Resistance Is Futile: Stoic Counsel About “Externals” by William Ferraiolo

Axiom of Futility. Agents are required not to make direct attempts to do (or be) something that is logically, theoretically, or practically impossible.” [Becker, p. 42]

“To be happy, we must not be too concerned with others.”― Albert Camus, The Fall

Emotional and psychological attachment to futile endeavors assures frustration, anxiety, and discontent. Insisting that the external world must conform to one’s stubbornly held desires and pre-conceived expectations, virtually guarantees dissatisfaction. Such insistence is futile. I contend that unhealthy attachments of this nature are an astoundingly common, but readily eradicable, source of needless distress. Marvin Kohl mentions the Stoic attitude regarding futile endeavors:

Perhaps no school of philosophy in the ancient world placed greater emphasis on the importance of understanding and accepting the limits of human power than did the Stoics. For the Stoics maintain that in addition to knowing what is worth doing, wisdom, in some very fundamental way, consists in knowing what is and is not in our power, and not attempting to do what we cannot do. [2001, p. 75]

In particular, I contend that all psychological dependence upon such Stoic “externals” as the behaviors and cognitive states of persons other than oneself, are subsumable under the Becker epigraph (above) indicating the Stoic Axiom of Futility. In other words, we invite needless suffering when we tether our contentment to conditions, such as the beliefs, attitudes, and behaviors of others, that lie beyond our sphere of direct, practical control. Any attempt to govern another agent’s beliefs, desires, or behavior constitutes a futile effort to control phenomena that are, in the language of Epictetus’ Enchiridion, “not up to us”. There is a sense in which this is a trivial and obvious observation—we cannot control other people, their thoughts, etc. Nearly everyone understands this, and few would openly dispute any such assertion. Nonetheless, the pervasive and seemingly incorrigible insistence upon attempting to do so, and the tendency to become distressed at the failure of such attempts, warrants careful analysis and cries out for therapeutic counsel.

The effort to formulate and offer helpful counsel is not futile. Composing and communicating advice is, for all practical purposes, within my control (provided that brain and body do not fail me). Insisting upon the efficacy or acceptance of such counsel is, however, a quixotic and futile bit of stubbornness—destined to result in psychological and emotional distress. I can write this article defending and explaining a little valuable Stoic counsel as best I am able (and that effort is largely, if not entirely, “up to me”), but I am a fool if I allow my emotional well-being to depend upon the article being accepted at an academic conference, selected for publication, or upon anyone reading it, taking it seriously, or adhering to the counsel offered herein. The wise attitude regarding the acceptance of proffered counsel is rational detachment, and recognition that such matters are simply not within the counselor’s control. That is the Stoic’s advice—take it or leave it.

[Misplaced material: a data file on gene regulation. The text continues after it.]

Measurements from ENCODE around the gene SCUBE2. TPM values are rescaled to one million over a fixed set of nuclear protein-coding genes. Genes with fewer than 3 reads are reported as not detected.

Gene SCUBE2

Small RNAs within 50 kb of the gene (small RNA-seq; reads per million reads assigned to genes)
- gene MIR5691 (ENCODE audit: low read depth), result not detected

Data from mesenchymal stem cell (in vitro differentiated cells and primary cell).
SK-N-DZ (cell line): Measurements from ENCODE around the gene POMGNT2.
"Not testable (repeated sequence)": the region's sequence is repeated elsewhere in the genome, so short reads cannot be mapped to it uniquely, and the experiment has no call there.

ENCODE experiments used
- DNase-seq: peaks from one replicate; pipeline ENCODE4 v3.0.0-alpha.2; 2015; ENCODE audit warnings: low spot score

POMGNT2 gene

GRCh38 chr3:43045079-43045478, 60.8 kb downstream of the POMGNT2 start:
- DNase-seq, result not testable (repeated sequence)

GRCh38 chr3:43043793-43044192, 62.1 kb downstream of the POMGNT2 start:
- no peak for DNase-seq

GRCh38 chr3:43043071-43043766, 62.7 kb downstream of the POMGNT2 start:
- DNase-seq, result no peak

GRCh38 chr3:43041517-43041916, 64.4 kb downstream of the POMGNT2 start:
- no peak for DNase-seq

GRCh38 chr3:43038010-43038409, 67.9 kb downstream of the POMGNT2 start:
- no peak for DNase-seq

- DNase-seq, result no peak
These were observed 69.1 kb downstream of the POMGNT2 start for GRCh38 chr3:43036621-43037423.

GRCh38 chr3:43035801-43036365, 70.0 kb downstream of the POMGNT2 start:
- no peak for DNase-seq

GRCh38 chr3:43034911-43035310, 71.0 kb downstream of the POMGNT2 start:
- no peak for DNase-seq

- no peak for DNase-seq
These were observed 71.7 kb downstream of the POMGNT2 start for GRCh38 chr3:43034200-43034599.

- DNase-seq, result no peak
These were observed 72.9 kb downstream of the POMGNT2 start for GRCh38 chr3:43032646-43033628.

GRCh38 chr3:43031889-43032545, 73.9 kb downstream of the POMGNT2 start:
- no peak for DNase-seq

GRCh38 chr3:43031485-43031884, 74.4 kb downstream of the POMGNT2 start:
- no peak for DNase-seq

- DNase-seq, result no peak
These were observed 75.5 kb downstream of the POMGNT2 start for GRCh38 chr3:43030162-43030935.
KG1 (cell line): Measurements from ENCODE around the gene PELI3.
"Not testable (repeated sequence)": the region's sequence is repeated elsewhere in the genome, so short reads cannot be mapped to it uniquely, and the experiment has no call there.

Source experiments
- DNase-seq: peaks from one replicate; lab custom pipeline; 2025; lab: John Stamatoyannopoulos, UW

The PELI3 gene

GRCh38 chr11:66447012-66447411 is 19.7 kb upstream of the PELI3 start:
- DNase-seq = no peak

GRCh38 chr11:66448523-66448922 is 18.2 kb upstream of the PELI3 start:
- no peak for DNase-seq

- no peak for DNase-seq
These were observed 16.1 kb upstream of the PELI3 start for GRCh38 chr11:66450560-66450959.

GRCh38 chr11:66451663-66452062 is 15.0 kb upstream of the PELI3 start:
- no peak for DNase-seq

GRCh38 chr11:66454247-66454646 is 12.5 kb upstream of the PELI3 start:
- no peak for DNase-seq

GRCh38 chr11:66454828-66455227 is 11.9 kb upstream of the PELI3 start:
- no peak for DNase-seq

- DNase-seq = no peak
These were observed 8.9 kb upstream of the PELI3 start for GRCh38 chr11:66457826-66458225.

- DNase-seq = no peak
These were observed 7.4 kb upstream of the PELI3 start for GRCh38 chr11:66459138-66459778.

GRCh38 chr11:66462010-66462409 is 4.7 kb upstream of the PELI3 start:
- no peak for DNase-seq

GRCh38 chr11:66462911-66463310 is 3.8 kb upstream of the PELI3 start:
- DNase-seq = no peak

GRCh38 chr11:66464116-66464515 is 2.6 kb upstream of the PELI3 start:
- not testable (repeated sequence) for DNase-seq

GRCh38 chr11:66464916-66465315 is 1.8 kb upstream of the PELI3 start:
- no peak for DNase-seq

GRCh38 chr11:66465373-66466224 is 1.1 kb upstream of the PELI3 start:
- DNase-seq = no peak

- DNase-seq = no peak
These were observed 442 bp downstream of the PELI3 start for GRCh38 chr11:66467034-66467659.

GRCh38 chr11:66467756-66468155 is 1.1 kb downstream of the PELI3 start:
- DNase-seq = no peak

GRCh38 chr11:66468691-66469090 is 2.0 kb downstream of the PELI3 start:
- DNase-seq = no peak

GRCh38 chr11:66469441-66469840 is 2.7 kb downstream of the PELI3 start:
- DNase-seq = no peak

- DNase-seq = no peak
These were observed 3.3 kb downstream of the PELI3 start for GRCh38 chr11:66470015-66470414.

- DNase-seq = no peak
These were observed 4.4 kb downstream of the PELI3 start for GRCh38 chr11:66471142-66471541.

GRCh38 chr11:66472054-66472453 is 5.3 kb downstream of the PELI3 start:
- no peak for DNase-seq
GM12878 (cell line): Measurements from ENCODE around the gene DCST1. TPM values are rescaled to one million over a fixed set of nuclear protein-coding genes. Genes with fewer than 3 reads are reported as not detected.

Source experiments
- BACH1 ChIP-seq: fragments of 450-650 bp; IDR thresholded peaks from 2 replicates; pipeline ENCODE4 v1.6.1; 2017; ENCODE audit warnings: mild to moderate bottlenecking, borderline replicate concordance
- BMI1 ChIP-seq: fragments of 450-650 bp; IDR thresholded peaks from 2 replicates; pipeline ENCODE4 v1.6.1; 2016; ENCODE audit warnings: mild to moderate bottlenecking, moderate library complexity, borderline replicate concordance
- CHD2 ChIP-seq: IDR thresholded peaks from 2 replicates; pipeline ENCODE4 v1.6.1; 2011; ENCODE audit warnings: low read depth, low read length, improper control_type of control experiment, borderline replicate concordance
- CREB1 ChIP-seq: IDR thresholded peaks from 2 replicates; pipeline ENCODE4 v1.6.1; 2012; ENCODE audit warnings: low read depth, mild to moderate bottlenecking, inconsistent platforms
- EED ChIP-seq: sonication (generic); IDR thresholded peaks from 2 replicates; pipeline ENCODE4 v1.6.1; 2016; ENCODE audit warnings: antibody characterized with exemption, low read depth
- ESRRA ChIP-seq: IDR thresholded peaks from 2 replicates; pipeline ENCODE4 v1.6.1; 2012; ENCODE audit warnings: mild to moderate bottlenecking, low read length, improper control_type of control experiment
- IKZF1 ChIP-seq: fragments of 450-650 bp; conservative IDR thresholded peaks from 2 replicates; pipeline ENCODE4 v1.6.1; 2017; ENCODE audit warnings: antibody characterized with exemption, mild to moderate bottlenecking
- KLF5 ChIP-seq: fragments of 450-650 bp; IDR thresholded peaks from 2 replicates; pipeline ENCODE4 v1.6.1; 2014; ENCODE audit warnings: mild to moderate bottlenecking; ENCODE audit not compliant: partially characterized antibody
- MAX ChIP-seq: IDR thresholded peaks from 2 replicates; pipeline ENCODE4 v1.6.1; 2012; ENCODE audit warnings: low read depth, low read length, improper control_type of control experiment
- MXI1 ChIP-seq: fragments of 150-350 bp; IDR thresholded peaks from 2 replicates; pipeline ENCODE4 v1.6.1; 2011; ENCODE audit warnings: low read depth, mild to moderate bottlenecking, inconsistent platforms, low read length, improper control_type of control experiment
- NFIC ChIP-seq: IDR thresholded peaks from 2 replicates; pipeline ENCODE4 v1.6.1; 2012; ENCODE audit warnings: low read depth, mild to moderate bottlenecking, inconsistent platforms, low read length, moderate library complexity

Futility and Discontent

Surely, some will contend, limiting our endeavors and concerns in this fashion is bound to stultify development and inhibit the kinds of hopes and dreams that have driven innovation, technological achievement, and nearly every form of advancement from which humanity has enjoyed benefit. We must dare, even in the face of futility, to risk failure. Only through such daring is real progress realized. Let us dare great deeds and, if we fail to achieve them, glory nonetheless in our valiant struggle and derive both pride and hope from “dreaming the impossible dream”. Don Quixote may be a tragic hero, but he is a hero nonetheless, precisely because he “tilted at windmills” and enlarged his spirit thereby. The inspiration is worth braving defeat and humiliation.

Our culture is, for good reason, saturated with expressions of admiration for those who dare, those who dream, those who persevere in the face of seemingly impossible obstacles and brutally bruising travails. We Americans, after all, “Remember the Alamo!” The birth of the United States as a nation is inextricably dependent upon braving terrifying odds and summoning the courage to combat an ostensibly insurmountable challenge, an invincible adversary. Consider the stirrings conjured by a mention of Valley Forge. Who among us does not root for the underdog, and “hope against hope” when faced with a lost cause? Patron saints do not, after all, generally live lives of luxury, or die peaceful, gentle deaths. Does Stoicism counsel cowardice, acquiescence, and quietism? If so, then its counsel is ignoble at best, and is apt to diminish those who embrace it. Again, Kohl nicely articulates this ancient complaint:

Some thinkers may immediately object to this line of thinking and say that to be failure-proof one must have an unconquerable faith in being able to do anything one wants to do. Others may urge us to believe that invincible determination of purpose should be psychologically so fixed that we persevere until “either victory or death.” Still others, operating under the pretence of wisdom, may urge us to combine a false with a true statement. Here we are told that “you can have anything you want, but you can’t have it all.” These extreme libertarians of choice reject the precept that one ought not try to do things that known to be impossible or, and more important, that very few things are, in fact, impossible. Like Nicholas Rescher, they are also inclined to believe as a general life stance that optimal results are attainable only by trying for too much. [2001, p. 78]